Siphiwe (SJ) Myeza-Mhlambi
The career of film director Siphiwe (SJ) Myeza-Mhlambi is on the rise, with Loerie awards and a trip to Cannes already on his CV.
He’s now the majority shareholder at 7Films, which he joined in 2015 when its owner, director Lourens van Rensburg, recognised his talent and became his mentor after Myeza-Mhlambi had studied directing and writing at Afda in Johannesburg. This mentoring, along with hard work and determination, saw him become an owner of 7Films in 2016, making it a black-owned company in a largely white industry.
His success at the Loeries came from a series of moving internet commercials called Chasing the Dragon. They were filmed for The Surf Shack in Muizenberg, which helps Cape Flats teenagers replace their addiction for tik with an addiction for surfing. “Chasing the Dragon was the first spot I shot as an upcoming commercials director,” he says. “I fell in love with the characters and their stories. I felt very connected to the themes of loss, addiction, and gangsterism — but that’s not the story I wanted to tell. All I did was listen and interpret the characters’ story into a language the world could understand, and that story became a story of resilience and hope. Their stories moved me, the people involved inspired me and I was honoured to give them a voice.”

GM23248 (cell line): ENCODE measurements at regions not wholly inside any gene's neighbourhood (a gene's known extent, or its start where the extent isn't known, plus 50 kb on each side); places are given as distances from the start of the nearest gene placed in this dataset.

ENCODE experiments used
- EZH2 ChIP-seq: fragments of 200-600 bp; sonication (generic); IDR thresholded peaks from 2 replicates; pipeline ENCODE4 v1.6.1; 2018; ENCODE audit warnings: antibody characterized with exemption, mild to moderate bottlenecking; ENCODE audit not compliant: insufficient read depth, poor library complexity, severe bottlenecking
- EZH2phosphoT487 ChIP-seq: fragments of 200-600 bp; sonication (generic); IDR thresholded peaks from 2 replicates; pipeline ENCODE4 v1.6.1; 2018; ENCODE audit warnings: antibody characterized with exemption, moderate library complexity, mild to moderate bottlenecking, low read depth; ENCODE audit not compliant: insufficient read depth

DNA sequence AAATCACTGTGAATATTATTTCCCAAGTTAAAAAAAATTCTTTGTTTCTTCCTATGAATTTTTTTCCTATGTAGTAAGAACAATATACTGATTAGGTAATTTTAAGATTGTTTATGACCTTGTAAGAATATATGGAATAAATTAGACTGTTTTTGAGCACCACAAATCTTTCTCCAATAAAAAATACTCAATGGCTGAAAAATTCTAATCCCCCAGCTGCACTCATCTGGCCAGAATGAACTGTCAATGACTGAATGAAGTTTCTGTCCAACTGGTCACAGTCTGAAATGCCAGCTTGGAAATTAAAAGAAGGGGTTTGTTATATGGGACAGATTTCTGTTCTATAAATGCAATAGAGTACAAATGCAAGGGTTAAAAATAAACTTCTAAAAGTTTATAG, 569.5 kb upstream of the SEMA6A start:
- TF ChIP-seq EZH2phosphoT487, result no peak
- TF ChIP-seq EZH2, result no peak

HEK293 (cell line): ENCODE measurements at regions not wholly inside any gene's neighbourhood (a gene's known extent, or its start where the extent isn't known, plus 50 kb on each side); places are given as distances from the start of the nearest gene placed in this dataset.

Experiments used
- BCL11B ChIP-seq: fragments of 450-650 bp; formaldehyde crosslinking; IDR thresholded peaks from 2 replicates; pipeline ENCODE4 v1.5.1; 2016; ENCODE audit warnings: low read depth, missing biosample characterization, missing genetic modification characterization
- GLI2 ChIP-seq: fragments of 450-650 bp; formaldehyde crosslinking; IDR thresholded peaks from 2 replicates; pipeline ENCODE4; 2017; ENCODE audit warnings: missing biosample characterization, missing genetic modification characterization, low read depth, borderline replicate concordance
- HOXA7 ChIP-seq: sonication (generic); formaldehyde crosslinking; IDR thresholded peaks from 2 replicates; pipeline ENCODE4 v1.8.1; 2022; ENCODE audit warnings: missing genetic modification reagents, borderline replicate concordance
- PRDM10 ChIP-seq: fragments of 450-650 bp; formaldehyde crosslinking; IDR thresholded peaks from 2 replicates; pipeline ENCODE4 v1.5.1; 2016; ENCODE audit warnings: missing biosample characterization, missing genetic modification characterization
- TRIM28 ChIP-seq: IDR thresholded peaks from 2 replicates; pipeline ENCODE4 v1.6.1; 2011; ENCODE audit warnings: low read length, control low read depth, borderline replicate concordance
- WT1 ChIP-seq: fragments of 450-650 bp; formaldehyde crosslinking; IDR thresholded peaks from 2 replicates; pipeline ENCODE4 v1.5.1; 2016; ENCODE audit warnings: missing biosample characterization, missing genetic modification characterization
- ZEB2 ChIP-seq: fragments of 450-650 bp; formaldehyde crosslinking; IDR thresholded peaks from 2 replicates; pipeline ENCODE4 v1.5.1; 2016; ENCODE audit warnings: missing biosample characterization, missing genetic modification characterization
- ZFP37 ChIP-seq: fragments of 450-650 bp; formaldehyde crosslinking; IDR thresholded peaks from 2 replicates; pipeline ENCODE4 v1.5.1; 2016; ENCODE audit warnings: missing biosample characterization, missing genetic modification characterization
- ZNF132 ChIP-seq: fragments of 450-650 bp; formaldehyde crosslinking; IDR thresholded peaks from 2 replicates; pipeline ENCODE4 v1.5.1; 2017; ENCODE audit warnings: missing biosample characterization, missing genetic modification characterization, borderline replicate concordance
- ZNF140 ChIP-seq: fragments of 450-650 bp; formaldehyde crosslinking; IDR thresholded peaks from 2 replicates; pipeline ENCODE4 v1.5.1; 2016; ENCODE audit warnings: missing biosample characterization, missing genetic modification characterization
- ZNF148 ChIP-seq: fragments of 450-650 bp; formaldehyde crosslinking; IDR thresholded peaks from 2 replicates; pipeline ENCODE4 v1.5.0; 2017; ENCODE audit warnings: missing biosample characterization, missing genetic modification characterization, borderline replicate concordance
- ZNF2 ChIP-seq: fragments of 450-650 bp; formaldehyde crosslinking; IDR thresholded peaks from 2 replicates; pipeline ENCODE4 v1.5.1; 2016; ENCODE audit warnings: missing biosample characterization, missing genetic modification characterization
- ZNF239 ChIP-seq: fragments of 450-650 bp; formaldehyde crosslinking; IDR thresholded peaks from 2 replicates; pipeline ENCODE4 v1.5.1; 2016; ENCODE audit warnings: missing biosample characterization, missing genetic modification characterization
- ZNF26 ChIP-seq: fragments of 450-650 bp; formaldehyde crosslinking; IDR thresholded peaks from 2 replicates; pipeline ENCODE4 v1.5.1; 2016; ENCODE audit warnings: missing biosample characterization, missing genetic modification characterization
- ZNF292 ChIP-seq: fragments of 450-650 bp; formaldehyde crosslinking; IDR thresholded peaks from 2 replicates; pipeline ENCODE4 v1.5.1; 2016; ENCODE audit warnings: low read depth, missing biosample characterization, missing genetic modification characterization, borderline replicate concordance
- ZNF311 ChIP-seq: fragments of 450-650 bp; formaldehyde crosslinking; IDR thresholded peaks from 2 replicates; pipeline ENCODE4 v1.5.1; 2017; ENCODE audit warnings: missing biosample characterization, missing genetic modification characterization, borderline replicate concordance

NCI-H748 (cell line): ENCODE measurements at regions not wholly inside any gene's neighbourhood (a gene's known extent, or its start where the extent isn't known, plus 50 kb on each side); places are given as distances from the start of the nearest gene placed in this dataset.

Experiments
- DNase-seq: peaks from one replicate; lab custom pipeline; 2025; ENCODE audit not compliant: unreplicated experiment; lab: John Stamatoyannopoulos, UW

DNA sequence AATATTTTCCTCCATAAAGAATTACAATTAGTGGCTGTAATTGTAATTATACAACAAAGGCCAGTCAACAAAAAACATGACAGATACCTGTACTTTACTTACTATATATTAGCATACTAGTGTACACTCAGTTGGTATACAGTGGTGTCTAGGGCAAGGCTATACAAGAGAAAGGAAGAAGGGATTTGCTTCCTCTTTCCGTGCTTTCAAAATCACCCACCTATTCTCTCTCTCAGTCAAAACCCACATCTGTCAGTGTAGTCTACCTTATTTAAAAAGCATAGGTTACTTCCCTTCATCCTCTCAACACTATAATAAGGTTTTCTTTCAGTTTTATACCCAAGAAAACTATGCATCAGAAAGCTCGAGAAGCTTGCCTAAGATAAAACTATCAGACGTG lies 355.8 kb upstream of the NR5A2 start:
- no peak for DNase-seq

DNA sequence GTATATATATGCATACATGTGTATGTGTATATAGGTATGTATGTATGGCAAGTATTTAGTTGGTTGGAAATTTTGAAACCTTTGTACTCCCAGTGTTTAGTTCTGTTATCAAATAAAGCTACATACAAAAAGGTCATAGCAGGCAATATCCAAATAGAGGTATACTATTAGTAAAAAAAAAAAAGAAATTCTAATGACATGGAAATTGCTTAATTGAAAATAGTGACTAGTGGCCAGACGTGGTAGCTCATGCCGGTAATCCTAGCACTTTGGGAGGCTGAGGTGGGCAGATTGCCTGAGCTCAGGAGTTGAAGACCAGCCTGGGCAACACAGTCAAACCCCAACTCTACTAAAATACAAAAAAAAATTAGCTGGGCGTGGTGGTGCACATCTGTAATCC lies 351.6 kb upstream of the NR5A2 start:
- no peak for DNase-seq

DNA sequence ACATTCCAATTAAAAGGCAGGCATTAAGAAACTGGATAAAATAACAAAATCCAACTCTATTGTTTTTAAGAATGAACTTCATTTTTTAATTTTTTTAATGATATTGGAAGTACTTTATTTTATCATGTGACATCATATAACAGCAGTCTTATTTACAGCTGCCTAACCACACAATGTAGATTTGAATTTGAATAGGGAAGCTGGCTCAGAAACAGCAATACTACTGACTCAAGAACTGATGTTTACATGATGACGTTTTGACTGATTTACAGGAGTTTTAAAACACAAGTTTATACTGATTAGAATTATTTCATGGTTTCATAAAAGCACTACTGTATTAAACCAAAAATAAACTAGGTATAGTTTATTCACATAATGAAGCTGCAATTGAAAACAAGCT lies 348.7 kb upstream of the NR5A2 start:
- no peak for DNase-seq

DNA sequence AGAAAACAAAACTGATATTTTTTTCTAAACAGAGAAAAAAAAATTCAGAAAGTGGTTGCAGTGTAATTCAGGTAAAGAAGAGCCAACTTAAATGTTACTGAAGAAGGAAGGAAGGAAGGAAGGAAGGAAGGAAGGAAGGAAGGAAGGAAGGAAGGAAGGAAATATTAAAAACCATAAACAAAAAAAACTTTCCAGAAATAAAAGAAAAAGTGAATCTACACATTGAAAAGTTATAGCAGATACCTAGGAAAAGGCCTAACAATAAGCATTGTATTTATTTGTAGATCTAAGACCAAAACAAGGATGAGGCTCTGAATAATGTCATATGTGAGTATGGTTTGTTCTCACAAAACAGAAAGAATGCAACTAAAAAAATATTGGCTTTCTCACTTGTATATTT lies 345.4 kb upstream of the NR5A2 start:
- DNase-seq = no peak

The adverts won silver and gold at the 2016 Loerie Awards, making him the youngest ever winner at the age of 22.
His own story is also worth telling, as he was raised by his Aunt Lerato and Uncle Marcom Myeza after his mother died. “They took me in and made great sacrifices and supported me every step of the way,” he says. It’s important not to let your circumstances define you, he adds. “You are not a product of your circumstances, you are a product of your attitude. There are more great people that come from rock bottom than there are great people that come from privilege.”
He is also proud to be part of a non-profit organisation called Blackboard with Nkanyezi Masango and Tseliso Rangaka. Blackboard intends to push Cape Town’s creative industry to become more racially diverse, in order to make it more impactful. “The issue starts in high school. Most township students don’t consider creativity as a career path because they don’t know it exists. Our ambition is to change that,” he says.
— Lesley Stones